WaterCasa Luker 40% Noche milk chocolate with crushed Swizzels Matlow Parma Violets (7g)Sweet, but not overly so. Pleasant delicate violet flavour that may work better in a greater quantity with a dark chocolate base.
WaterTreatsize bag of Maltesers, crushed by handI was really worried by this one, but the malt centres dissolved fine. A malty hot chocolate not a million miles away from the instant Maltesers hot chocolate powder (a testament to the makers of that product I think)
WaterCadbury Fudge barDon't do it, kids. The fudge didn't melt properly and it tasted awful. There wasn't enough chocolate on the bar to make a palatable cup of hot chocolate.
WaterCadbury Caramel FreddoBetter than the Cadbury Fudge experiment, but still not good. Overly sweet and not chocolatey enough, although the flavour of caramel came through.
WaterCadbury Creme EggSweet, but not overly so. Familiar Cadbury chocolate flavour with a mild Creme Egg flavour (I had expected a stronger taste). A great way to use up leftover Creme Eggs.
MilkTerry's Chocolate OrangeI miked around 30g of Chocolate Orange with milk. It's definitely a winner but needs more chocolate to make it more flavourful. Try 40g-50g instead.

Chocolate Powders

WaterCadbury Drinking Chocolate powderCompletely different taste than when made with milk. Gritty. Not as tasty as using a bar of Dairy Milk.

Hot Chocolate Inclusions

WaterCasa Luker Chocopanela 39% Dorado white chocolateFresh, ripe muddled strawberriesFar too sweet. Not pleasant at all. Sieved to remove lumps which affected the emulsion.
WaterCasa Luker 40% Noche milk chocolateDried mint (jar from Asda)Weird - like toothpaste blended into hot chocolate. need to seek out dried peppermint next time.
WaterCasa Luker 40% Noche milk chocolateDried powdered cinnamon and gingerAdded four shakes of both jars into the mix. Added too gentle a flavour - needs more powder next time.
WaterCasa Luker Chocopanela 39% Dorado white chocolate½ teaspoon of ground mixed spiceA warming, festive flavour although next time, I'd leave the spices steep in the water to infuse it for a minute beforehand.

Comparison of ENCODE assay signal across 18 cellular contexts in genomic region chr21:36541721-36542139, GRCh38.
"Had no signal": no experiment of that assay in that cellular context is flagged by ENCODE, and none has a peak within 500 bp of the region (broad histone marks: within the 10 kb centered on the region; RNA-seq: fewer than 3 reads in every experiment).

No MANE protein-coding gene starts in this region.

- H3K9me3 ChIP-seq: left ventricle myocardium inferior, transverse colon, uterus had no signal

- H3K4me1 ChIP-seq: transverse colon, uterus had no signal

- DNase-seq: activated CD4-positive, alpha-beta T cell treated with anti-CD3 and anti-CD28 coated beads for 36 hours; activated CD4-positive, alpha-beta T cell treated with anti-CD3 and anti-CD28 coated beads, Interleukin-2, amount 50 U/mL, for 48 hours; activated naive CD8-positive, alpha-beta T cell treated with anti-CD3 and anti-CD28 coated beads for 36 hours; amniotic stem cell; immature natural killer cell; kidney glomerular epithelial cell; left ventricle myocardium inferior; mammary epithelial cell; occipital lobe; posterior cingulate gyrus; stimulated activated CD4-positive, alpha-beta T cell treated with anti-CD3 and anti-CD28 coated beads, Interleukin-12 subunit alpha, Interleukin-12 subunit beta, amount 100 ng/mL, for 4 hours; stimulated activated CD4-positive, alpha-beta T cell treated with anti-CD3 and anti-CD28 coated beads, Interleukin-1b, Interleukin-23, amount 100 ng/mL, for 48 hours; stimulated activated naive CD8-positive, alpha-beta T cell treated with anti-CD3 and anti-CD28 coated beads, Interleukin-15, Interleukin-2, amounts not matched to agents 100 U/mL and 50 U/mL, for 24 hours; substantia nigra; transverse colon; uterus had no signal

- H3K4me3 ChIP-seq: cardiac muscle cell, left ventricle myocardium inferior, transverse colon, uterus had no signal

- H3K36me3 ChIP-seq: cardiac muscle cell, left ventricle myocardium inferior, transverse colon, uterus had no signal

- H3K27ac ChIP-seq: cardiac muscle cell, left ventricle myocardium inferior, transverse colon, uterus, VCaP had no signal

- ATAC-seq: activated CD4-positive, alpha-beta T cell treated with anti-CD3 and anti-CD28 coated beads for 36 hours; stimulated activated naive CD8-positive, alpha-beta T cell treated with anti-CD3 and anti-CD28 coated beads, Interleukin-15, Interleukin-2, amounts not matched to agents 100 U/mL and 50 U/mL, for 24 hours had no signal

WaterCasa Luker Chocopanela 39% Dorado white chocolateDried powdered cinnamon and turmericI tried making a DIY version of Whittard's Indian Spice hot chocolate with good results. The spices added a warmth while the chocolate added depth of flavour. I'll be making this one again.

Conclusions & Tips

The Hot Chocolate Shaker certainly handles a lot of what is thrown at it, with mixed results based on the quality of the ingredients. You definitely get out what you put in, so the higher quality ingredients often produce the tastiest outcome.

Chocolate bar inside Hot Chocolate Shaker
Chocolate pieces in the Hot Chocolate Shaker, ready to be transformed into hot chocolate
  • I didn't expected hot chocolate made with hot water to taste good, but indeed it does. Water works best with milk or white chocolate as you're working with an ingredient that has dairy and sugar in it. Dairy works best with dark and bitter chocolate to help tame the intensity (and you might need to add a small quantity of sugar too).
  • Single-origin and high cocoa percentage chocolates tend to give the best overall flavour. It depends on the quality of the cocoa though - cheaper chocolate didn't have the same vibrancy of flavour for me as the more expensive varieties did.
  • It's good fun watching a mass produced chocolate bar vanish into a base of milk or water, but avoid ones with wafers, nuts, or toffees if you like your hot chocolate smooth. Fondant centres work well with hot water but brace yourself for very sweet results thanks to all that sugar. Cadbury Dairy Milk is a must for Cadbury fans, and is a great way to demolish a big slab of chocolate°. Also try a Creme Egg for its sheer novelty factor, and a Caramel bar for an interesting flavour. Get a dose of Christmas by making a Terry's Chocolate Orange hot chocolate.
  • I experimented with bases and quantities to find the sweet spot. Every chocolate is different, so you may well need to adjust recipes to suit your tastes. However, I found adding around 30g to 40g of chocolate to around 150ml to 200ml of hot liquid (the number 6 to 7 mark on the Shaker) gave the most consistent results. I used a greater quantity of chocolate and less liquid when dealing with bars containing low percentage cocoa solids to intensify the chocolatey flavour.
  • Most of my recipes took 10 seconds of shaking to produce, but thicker bars took up to 20 seconds of shaking to dissolve properly.

Do you have a hot chocolate recipe idea I haven't tried? Let me know in the comments below.


  • Wow! What a thoughtful and thorough testing. We too love the shaker and have added it to our stock. We have had customers tell us they have made up drinks using bars they have purchased. Really enjoyed reading this 😋